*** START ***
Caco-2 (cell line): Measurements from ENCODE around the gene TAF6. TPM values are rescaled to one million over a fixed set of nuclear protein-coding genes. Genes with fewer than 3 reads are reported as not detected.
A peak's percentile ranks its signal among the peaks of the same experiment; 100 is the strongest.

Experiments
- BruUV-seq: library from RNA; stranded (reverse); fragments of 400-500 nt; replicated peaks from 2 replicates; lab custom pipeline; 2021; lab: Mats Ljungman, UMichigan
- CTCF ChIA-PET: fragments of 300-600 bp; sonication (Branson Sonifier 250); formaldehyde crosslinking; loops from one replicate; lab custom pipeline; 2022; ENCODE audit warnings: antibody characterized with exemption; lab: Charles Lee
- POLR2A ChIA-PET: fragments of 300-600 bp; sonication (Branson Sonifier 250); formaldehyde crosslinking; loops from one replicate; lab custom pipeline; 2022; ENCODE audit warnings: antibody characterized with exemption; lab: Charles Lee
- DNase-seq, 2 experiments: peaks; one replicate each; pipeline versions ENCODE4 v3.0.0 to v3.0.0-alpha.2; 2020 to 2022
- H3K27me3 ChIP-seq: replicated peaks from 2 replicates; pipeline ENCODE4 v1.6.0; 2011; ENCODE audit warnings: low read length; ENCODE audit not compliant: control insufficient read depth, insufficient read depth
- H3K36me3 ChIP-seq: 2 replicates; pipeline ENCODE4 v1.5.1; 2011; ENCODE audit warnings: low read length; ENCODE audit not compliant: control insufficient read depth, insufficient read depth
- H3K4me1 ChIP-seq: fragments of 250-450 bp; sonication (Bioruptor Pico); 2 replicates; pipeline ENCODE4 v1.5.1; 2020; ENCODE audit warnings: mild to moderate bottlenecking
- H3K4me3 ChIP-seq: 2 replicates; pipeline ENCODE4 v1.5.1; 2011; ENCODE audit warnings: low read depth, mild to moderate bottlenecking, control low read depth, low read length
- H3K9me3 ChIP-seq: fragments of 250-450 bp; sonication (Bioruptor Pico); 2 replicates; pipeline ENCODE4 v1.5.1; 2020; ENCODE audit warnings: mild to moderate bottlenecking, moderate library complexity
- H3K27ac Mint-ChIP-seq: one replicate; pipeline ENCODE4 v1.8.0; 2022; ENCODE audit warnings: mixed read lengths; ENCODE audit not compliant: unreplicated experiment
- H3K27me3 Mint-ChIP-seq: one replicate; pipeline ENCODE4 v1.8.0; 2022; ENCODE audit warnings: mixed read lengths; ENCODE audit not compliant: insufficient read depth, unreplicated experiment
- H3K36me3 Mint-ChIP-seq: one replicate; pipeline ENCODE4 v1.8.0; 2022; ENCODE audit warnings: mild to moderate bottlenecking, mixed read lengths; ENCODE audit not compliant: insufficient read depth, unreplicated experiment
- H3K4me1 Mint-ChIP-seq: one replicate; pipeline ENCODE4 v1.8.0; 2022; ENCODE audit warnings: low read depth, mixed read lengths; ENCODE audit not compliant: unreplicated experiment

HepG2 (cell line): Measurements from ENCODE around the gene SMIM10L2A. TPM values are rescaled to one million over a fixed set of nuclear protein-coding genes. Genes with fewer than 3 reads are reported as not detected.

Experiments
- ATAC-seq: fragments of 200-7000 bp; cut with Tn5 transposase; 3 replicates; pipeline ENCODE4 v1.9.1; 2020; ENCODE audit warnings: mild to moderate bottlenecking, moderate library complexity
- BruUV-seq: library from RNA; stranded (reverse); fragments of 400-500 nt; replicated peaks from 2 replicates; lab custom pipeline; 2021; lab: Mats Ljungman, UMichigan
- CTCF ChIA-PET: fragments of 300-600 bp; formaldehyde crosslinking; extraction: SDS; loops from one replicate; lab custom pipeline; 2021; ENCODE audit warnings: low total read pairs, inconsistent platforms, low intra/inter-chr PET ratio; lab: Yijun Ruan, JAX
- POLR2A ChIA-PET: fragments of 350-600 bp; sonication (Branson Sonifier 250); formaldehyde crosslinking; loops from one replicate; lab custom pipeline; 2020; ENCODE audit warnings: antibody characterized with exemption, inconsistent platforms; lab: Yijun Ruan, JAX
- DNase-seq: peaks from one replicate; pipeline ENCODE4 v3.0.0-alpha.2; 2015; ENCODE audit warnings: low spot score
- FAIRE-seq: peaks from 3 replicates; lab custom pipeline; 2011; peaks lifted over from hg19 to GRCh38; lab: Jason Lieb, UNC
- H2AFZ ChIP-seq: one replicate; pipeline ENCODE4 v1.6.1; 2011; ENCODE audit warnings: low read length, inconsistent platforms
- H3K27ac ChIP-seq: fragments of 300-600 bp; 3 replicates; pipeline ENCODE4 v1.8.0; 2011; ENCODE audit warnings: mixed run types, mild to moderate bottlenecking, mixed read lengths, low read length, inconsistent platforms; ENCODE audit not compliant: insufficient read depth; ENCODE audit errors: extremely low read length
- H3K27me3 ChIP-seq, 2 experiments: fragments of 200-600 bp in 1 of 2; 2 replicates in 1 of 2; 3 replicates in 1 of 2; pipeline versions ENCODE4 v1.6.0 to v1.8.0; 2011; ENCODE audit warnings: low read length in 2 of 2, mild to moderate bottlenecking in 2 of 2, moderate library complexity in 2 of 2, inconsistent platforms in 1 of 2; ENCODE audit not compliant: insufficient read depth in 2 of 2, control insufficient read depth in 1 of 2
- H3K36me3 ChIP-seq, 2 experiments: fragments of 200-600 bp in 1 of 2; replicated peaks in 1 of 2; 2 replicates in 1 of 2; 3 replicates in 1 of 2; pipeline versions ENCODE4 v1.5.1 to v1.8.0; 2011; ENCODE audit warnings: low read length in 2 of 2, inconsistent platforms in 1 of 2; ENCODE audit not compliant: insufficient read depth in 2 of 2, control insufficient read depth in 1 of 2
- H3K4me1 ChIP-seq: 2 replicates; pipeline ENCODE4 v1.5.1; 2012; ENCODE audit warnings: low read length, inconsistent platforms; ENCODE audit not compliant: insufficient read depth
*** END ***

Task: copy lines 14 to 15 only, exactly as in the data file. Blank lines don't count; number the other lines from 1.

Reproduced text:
- H3K27me3 Mint-ChIP-seq: one replicate; pipeline ENCODE4 v1.8.0; 2022; ENCODE audit warnings: mixed read lengths; ENCODE audit not compliant: insufficient read depth, unreplicated experiment
- H3K36me3 Mint-ChIP-seq: one replicate; pipeline ENCODE4 v1.8.0; 2022; ENCODE audit warnings: mild to moderate bottlenecking, mixed read lengths; ENCODE audit not compliant: insufficient read depth, unreplicated experiment